Planning for the Future in the Face of Climate Change Uncertainty: Three Econometric Techniques Applied to the Challenges Facing Energy, Water, and Recreation Demand

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Virginia Tech

This dissertation consists of three separate research papers. Each paper uses a different econometric technique to analyze a problem relating to the social aspects of climate change. The first paper investigates a potential adaptive strategy to counteract warming stream waters through stream intervention projects. Using novel non-parametric matching estimation techniques it is shown that these intervention projects have positive effects on homeowners that are near to the stream but downstream of the project site. The second paper uses Bayesian econometric techniques to analyze survey data regarding the welfare losses experienced as a result of power outages across Europe. This paper shows how the severity and spatial distribution of these welfare losses will change as the climate warms, which enables the current electricity grid expansion taking place in Europe to account for these effects of climate change. The third paper uses Classical econometric techniques to estimate the effect of temperature on visitor recreation choices around Lake Tahoe. It is then shown that under climate scenarios the demand for beach and water access at Lake Tahoe will greatly increase, which suggests that lake managers begin to plan regulations and build infrastructure to account for this demand increase.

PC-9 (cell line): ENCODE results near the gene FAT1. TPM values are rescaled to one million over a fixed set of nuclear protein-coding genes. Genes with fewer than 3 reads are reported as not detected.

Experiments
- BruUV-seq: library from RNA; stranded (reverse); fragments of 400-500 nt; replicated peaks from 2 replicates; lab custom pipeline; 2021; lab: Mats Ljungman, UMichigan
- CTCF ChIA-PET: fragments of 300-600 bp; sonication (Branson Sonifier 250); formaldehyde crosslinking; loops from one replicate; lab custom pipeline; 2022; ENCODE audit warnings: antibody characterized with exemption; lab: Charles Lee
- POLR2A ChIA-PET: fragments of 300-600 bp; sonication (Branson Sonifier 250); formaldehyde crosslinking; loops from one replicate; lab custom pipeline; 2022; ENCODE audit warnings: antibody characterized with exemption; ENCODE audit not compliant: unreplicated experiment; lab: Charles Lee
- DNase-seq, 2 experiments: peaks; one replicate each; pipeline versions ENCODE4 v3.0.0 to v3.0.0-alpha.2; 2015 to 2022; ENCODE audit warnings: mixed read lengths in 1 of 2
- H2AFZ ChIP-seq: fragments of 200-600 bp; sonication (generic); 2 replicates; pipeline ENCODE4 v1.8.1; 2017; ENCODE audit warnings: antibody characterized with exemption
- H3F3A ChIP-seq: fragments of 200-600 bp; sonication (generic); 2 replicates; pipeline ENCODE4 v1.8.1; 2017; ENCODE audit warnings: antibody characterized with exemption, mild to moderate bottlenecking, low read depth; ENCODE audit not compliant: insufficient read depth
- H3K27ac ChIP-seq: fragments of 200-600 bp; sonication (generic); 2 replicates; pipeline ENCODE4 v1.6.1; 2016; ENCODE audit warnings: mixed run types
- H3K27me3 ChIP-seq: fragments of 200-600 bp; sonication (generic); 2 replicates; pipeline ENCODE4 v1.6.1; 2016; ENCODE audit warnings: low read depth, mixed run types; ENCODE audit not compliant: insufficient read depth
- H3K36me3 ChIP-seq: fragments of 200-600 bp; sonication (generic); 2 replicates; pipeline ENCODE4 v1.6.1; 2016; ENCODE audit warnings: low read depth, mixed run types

Environmental Economics, Energy Economics, Climate Change Economics, Applied Econometrics